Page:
South Africa - The legacy
A lot has happened in South Africa since the final whistle was blown on the World Cup last year. The tournament required a heavy and sustained investment in the tourist infrastructure of South Africa with a considerable upgrade in the country’s transport and communication links. South Africa has also benefited from a phenomenal amount of positive publicity with cities, seascapes, wildlife and wildernesses presenting an unforgettable backdrop to the tournament.
The ability to host the huge influx of football supporters comfortably and safely together with the positive image presented by the world’s media has meant that South Africa is now on the radar of tourists around the globe - a factor that's already manifesting itself in increased arrivals from key developing markets. What's more, the dramatic revitalisation that the World Cup breathed into South Africa's tourism industry is still very evident in terms of the new products, new attractions and improved infrastructure that have greatly enhanced the overall tourist experience.
World Travel Market – an annual tourism event held at the Excel Exhibition Centre in London - is an ideal vehicle for South Africa to promote itself as a well established and maturing destination. The first day of the exhibition saw huge interest in the wide variety of products and destinations available in South Africa and a key attraction was a high-tech interactive digital ‘Touch Table’ which offered visitors a unique opportunity to browse numerous leisure experiences available throughout South Africa; including everything from destination profiles, maps, resort information and even suggested holiday itineraries. I couldn’t resist the temptation to try out the table myself and found it to be easily navigable with detailed maps, images and other tourist information. It also brought an element of fun to a routine function.
The ‘Touch Table’ was revealed by TV gardening expert Monty Don, who had recently explored South Africa to showcase the unique flora of the Western Cape. His enthusiasm about the area was palpable; in particular the rediscovery of the nation’s floral culture with European style gardens slowly being replaced by pre-colonial style flora. He also keenly reminisced about the environmental awareness which was displayed by hotels and tourist facilities which displayed a ‘deep horticultural and social responsibility’. As a gardening expert he enjoyed the many public and private gardens in the area, but was particularly taken by the wild beauty of the garden at the Babylonstoren farm in the Cape Winelands region. In summing up his visit to South Africa, Monty delighted in the uncontained environment, the smells, sounds and rawness of the African experience and described it as one of the ‘most surprisingly beautiful’ places he’d been.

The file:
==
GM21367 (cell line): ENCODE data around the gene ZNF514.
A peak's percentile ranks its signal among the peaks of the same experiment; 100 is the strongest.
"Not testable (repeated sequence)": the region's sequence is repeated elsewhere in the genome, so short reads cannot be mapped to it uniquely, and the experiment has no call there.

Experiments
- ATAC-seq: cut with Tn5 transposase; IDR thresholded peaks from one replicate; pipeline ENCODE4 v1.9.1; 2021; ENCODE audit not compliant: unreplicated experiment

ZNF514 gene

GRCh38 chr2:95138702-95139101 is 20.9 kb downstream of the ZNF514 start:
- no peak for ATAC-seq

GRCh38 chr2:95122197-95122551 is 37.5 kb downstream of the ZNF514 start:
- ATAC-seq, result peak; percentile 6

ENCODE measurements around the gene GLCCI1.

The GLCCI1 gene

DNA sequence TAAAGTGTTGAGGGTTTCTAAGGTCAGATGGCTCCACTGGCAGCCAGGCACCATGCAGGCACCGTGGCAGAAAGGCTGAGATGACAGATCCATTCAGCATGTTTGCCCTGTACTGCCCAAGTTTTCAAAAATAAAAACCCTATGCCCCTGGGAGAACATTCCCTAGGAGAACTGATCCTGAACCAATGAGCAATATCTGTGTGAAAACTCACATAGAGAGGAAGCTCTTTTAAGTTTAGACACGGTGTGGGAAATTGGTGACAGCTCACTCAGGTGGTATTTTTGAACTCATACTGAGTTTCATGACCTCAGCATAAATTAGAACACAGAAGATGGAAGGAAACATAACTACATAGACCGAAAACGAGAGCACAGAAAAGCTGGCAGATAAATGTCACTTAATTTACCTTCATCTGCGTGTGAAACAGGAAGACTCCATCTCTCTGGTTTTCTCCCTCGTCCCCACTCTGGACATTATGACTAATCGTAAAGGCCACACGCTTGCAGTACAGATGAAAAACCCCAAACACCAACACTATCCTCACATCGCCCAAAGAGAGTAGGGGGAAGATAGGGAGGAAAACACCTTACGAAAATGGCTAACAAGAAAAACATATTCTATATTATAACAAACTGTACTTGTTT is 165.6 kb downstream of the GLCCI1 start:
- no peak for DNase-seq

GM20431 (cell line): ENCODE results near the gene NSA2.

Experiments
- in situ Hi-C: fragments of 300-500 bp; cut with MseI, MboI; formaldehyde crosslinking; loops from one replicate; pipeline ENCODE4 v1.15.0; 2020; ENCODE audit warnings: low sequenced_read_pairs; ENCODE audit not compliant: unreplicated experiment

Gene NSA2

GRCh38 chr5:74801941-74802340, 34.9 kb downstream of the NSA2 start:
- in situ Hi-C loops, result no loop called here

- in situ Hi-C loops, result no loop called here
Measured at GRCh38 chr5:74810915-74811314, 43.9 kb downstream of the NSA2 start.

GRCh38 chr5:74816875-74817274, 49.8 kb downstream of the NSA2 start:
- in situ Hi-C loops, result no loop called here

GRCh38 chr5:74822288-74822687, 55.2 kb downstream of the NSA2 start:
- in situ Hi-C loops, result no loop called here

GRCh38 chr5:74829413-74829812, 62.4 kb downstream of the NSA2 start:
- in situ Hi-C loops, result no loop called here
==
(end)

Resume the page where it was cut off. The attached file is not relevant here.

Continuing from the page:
I discovered first hand evidence of the commitment of many in the tourism industry to responsible tourism when I chatted to Johan Kleinhans from Fairfield Tours. Whilst providing tourism services to international tour operators and travel partners the company requests a small voluntary ‘tax’ which is integrated into the cost price of the arrangements provided. Some of this money has been invested in the Saasveld Campus in Georgia (part of the Nelson Mandela Metropolitan University) which helps train the nature conservationists of tomorrow.
This commitment to reinvestment, social responsibility and sustainability seems to be inherent in the fabric of South African tourism, something which will hopefully become a standard throughout the world in the years to come.